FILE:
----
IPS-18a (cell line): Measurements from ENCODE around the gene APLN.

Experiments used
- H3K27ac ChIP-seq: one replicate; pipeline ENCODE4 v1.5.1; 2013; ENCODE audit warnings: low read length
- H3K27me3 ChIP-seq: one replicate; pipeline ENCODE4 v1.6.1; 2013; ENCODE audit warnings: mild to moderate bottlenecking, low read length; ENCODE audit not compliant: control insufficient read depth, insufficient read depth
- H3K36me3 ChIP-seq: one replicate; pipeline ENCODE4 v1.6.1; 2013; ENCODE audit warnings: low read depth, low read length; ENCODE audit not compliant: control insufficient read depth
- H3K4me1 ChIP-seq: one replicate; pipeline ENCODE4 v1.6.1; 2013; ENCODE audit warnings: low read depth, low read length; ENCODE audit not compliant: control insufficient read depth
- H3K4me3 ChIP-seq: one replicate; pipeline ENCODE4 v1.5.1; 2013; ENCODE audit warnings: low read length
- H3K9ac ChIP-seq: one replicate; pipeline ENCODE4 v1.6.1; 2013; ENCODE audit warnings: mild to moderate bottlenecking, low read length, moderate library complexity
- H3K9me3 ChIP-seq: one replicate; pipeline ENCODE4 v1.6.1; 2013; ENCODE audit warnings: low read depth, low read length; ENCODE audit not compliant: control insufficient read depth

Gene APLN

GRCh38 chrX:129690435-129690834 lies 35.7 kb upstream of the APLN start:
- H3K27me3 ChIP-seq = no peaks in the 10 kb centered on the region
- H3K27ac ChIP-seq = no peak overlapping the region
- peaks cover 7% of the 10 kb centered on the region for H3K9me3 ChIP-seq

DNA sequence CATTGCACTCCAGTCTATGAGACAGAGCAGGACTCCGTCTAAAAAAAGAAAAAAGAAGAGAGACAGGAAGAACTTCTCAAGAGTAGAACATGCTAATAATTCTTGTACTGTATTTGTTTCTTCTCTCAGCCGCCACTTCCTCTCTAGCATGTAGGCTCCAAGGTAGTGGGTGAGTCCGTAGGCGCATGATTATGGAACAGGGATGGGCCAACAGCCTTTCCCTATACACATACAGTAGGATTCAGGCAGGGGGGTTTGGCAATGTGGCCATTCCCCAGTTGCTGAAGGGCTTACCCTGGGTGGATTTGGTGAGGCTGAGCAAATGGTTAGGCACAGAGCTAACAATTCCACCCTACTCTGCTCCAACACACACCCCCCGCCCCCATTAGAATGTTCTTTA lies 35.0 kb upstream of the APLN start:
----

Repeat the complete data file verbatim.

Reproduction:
IPS-18a (cell line): Measurements from ENCODE around the gene APLN.

Experiments used
- H3K27ac ChIP-seq: one replicate; pipeline ENCODE4 v1.5.1; 2013; ENCODE audit warnings: low read length
- H3K27me3 ChIP-seq: one replicate; pipeline ENCODE4 v1.6.1; 2013; ENCODE audit warnings: mild to moderate bottlenecking, low read length; ENCODE audit not compliant: control insufficient read depth, insufficient read depth
- H3K36me3 ChIP-seq: one replicate; pipeline ENCODE4 v1.6.1; 2013; ENCODE audit warnings: low read depth, low read length; ENCODE audit not compliant: control insufficient read depth
- H3K4me1 ChIP-seq: one replicate; pipeline ENCODE4 v1.6.1; 2013; ENCODE audit warnings: low read depth, low read length; ENCODE audit not compliant: control insufficient read depth
- H3K4me3 ChIP-seq: one replicate; pipeline ENCODE4 v1.5.1; 2013; ENCODE audit warnings: low read length
- H3K9ac ChIP-seq: one replicate; pipeline ENCODE4 v1.6.1; 2013; ENCODE audit warnings: mild to moderate bottlenecking, low read length, moderate library complexity
- H3K9me3 ChIP-seq: one replicate; pipeline ENCODE4 v1.6.1; 2013; ENCODE audit warnings: low read depth, low read length; ENCODE audit not compliant: control insufficient read depth

Gene APLN

GRCh38 chrX:129690435-129690834 lies 35.7 kb upstream of the APLN start:
- H3K27me3 ChIP-seq = no peaks in the 10 kb centered on the region
- H3K27ac ChIP-seq = no peak overlapping the region
- peaks cover 7% of the 10 kb centered on the region for H3K9me3 ChIP-seq

DNA sequence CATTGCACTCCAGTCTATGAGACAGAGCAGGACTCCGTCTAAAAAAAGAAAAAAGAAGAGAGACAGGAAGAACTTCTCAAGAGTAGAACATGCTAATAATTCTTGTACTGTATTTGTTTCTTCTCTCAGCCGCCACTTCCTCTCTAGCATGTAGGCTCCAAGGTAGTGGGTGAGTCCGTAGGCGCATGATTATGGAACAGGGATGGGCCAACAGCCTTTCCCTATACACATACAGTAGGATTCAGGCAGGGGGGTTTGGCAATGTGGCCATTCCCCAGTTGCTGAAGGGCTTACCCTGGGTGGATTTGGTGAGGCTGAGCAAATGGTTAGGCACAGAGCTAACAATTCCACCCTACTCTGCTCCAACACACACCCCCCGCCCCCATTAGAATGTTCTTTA lies 35.0 kb upstream of the APLN start: